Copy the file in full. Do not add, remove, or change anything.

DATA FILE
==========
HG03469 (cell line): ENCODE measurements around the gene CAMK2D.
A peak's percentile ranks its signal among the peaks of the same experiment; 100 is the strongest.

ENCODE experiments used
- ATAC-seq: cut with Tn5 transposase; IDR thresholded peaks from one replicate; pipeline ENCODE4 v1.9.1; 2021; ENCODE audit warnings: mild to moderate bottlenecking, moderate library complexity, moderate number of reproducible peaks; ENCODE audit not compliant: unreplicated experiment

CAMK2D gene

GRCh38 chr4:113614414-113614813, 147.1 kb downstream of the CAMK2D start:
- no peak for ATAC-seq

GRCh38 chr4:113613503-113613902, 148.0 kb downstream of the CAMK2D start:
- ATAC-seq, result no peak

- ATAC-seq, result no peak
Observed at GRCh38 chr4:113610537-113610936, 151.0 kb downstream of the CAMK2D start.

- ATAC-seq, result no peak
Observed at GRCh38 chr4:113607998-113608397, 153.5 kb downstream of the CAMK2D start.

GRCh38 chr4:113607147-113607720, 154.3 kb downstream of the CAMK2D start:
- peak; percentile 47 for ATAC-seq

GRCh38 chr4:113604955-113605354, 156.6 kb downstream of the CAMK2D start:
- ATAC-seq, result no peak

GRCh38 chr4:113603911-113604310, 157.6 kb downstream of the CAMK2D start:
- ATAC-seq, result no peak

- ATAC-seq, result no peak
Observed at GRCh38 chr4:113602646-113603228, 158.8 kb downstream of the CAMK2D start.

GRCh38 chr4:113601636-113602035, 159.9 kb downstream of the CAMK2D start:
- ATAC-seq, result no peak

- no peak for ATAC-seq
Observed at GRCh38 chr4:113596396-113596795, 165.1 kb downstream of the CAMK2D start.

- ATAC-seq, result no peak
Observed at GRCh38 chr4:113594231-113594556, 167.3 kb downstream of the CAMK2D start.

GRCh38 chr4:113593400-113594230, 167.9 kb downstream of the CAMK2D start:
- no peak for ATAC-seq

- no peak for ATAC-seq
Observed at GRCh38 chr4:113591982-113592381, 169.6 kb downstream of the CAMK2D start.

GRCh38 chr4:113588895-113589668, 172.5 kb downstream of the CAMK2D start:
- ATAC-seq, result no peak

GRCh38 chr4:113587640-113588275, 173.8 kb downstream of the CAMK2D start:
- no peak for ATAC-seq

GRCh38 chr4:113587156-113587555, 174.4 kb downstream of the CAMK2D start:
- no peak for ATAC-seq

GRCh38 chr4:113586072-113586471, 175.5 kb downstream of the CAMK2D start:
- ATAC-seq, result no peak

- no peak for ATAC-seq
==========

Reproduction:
HG03469 (cell line): ENCODE measurements around the gene CAMK2D.
A peak's percentile ranks its signal among the peaks of the same experiment; 100 is the strongest.

ENCODE experiments used
- ATAC-seq: cut with Tn5 transposase; IDR thresholded peaks from one replicate; pipeline ENCODE4 v1.9.1; 2021; ENCODE audit warnings: mild to moderate bottlenecking, moderate library complexity, moderate number of reproducible peaks; ENCODE audit not compliant: unreplicated experiment

CAMK2D gene

GRCh38 chr4:113614414-113614813, 147.1 kb downstream of the CAMK2D start:
- no peak for ATAC-seq

GRCh38 chr4:113613503-113613902, 148.0 kb downstream of the CAMK2D start:
- ATAC-seq, result no peak

- ATAC-seq, result no peak
Observed at GRCh38 chr4:113610537-113610936, 151.0 kb downstream of the CAMK2D start.

- ATAC-seq, result no peak
Observed at GRCh38 chr4:113607998-113608397, 153.5 kb downstream of the CAMK2D start.

GRCh38 chr4:113607147-113607720, 154.3 kb downstream of the CAMK2D start:
- peak; percentile 47 for ATAC-seq

GRCh38 chr4:113604955-113605354, 156.6 kb downstream of the CAMK2D start:
- ATAC-seq, result no peak

GRCh38 chr4:113603911-113604310, 157.6 kb downstream of the CAMK2D start:
- ATAC-seq, result no peak

- ATAC-seq, result no peak
Observed at GRCh38 chr4:113602646-113603228, 158.8 kb downstream of the CAMK2D start.

GRCh38 chr4:113601636-113602035, 159.9 kb downstream of the CAMK2D start:
- ATAC-seq, result no peak

- no peak for ATAC-seq
Observed at GRCh38 chr4:113596396-113596795, 165.1 kb downstream of the CAMK2D start.

- ATAC-seq, result no peak
Observed at GRCh38 chr4:113594231-113594556, 167.3 kb downstream of the CAMK2D start.

GRCh38 chr4:113593400-113594230, 167.9 kb downstream of the CAMK2D start:
- no peak for ATAC-seq

- no peak for ATAC-seq
Observed at GRCh38 chr4:113591982-113592381, 169.6 kb downstream of the CAMK2D start.

GRCh38 chr4:113588895-113589668, 172.5 kb downstream of the CAMK2D start:
- ATAC-seq, result no peak

GRCh38 chr4:113587640-113588275, 173.8 kb downstream of the CAMK2D start:
- no peak for ATAC-seq

GRCh38 chr4:113587156-113587555, 174.4 kb downstream of the CAMK2D start:
- no peak for ATAC-seq

GRCh38 chr4:113586072-113586471, 175.5 kb downstream of the CAMK2D start:
- ATAC-seq, result no peak

- no peak for ATAC-seq